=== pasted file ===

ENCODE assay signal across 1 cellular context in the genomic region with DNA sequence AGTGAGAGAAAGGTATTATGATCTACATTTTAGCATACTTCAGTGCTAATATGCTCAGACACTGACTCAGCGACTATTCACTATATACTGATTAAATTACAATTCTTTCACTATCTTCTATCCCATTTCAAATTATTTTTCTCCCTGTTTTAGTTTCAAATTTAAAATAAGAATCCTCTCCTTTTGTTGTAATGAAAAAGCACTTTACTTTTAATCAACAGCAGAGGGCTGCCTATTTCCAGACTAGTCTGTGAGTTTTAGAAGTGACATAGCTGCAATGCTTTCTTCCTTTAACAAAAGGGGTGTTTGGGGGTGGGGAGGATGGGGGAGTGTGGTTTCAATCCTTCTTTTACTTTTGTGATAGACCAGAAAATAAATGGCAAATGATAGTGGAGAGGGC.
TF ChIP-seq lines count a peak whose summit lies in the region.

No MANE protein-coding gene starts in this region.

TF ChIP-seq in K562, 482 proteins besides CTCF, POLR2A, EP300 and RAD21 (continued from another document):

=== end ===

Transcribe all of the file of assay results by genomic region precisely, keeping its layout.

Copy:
ENCODE assay signal across 1 cellular context in the genomic region with DNA sequence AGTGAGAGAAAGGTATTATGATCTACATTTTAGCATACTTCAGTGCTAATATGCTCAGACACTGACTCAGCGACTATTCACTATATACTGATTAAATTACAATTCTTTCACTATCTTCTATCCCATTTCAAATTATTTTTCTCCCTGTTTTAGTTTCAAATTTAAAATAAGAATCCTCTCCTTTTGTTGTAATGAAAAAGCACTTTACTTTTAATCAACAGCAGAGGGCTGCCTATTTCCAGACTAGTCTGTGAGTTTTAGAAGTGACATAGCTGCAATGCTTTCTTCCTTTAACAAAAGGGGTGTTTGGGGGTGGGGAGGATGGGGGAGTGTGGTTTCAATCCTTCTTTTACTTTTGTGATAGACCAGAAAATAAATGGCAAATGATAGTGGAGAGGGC.
TF ChIP-seq lines count a peak whose summit lies in the region.

No MANE protein-coding gene starts in this region.

TF ChIP-seq in K562, 482 proteins besides CTCF, POLR2A, EP300 and RAD21 (continued from another document):